Miami Woman Dies After Tummy Tuck Goes Wrong
A 32-year-old Florida woman has died after undergoing a tummy tuck procedure in Miami. What was supposed to be a routine operation for the young mother turned into a tragedy for the whole family.
As reported by NBC Miami, Maria Christian went into cardiac arrest towards the end of her surgery at Vanity Cosmetic Surgery and was unable to be revived in the emergency room.
According to Vanity Cosmetic Surgery, the patient was deemed to be in good health at the time of her operation. She had also undergone two procedures in the past in the same clinic—most recently in January when she had a Brazilian Butt Lift.
This time, Christian was treated by a new surgeon—Dr. Camille Chavez. “They were trying to tell her, she’s really good. Just do it with her. She’s really good,” Christian’s sister Carolina Flor said. The clinic released a statement stating that Dr. Chavez had more than “30 years of experience specializing in microsurgery, trauma surgery, craniofacial surgery, and cosmetic surgery.” From our research, we were not able to find any board certification credentials for Dr. Chavez.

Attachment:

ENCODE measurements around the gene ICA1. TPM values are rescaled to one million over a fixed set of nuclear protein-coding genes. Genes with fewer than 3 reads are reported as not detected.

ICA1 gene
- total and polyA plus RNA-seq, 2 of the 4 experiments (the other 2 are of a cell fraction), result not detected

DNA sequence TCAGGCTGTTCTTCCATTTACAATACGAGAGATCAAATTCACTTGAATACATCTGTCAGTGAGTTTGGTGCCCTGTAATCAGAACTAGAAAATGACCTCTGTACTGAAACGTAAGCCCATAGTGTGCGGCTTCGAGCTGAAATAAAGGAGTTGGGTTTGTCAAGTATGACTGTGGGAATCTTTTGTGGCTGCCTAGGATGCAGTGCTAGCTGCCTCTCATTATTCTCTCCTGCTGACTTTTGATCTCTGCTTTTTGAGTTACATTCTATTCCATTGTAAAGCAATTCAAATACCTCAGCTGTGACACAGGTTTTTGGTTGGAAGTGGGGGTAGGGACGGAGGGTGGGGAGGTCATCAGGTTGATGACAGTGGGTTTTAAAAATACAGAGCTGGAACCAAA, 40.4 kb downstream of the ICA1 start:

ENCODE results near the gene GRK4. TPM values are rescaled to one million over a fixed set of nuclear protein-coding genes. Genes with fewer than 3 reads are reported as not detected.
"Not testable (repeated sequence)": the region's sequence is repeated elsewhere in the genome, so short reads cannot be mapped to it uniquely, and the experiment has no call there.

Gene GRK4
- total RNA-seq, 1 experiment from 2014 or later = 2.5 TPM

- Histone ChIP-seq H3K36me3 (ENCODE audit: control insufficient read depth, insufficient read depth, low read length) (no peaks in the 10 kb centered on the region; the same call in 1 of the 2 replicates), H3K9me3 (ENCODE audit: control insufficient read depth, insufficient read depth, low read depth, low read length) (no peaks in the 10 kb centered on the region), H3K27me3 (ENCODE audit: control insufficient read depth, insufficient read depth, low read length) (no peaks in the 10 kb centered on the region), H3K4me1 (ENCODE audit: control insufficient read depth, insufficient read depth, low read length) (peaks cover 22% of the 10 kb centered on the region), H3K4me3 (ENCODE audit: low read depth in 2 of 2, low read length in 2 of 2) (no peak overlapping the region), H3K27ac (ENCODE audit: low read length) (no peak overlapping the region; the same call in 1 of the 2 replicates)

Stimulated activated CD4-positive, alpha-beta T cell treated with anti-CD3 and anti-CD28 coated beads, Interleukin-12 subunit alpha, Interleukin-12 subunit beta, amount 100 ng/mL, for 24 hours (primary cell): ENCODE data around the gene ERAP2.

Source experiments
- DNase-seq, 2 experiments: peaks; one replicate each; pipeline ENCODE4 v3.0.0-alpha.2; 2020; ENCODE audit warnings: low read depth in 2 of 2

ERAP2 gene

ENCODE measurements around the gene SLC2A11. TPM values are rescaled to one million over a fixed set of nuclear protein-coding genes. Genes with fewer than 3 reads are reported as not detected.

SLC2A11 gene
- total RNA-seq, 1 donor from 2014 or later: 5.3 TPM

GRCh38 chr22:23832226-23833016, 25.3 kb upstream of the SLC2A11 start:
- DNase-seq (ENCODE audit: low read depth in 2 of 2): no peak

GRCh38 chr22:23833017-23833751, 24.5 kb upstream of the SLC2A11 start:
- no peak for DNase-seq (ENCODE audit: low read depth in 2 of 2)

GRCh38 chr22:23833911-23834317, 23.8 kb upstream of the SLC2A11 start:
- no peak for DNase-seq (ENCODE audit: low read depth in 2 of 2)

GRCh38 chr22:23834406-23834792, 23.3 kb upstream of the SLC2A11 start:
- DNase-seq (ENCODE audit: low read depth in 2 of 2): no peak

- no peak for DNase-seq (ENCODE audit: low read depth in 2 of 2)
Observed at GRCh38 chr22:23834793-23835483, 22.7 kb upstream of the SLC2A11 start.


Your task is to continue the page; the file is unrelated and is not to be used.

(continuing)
NBC investigators reported that there have been two other cases of patient deaths at other centers operated by the same owners, including Heather Meadows, who died in May undergoing a Brazilian Butt Lift.
Christian’s case is still being investigated and the medical examiner has not released the exact cause of death.
“Any death from any incident is unfortunate, especially from an elected procedure,” says La Jolla, CA, plastic surgeon Robert Singer, MD. “We don’t have enough information in this case to know what happened. But overall, the published statistic of a death in the hands of a board-certified surgeon and performed in an accredited facility with an appropriate anesthesia provider is one in 55,000 procedures.”
“The fact is, complication and disaster can happen in anyone’s hands,” adds Dr. Singer. But to minimize the risk of complications, in choosing a plastics surgeon, he recommends finding one that is ideally a Diplomate of the American Board of Plastic Surgery and a member of American Society for Aesthetic Plastic Surgery or the American Society of Plastic Surgeons.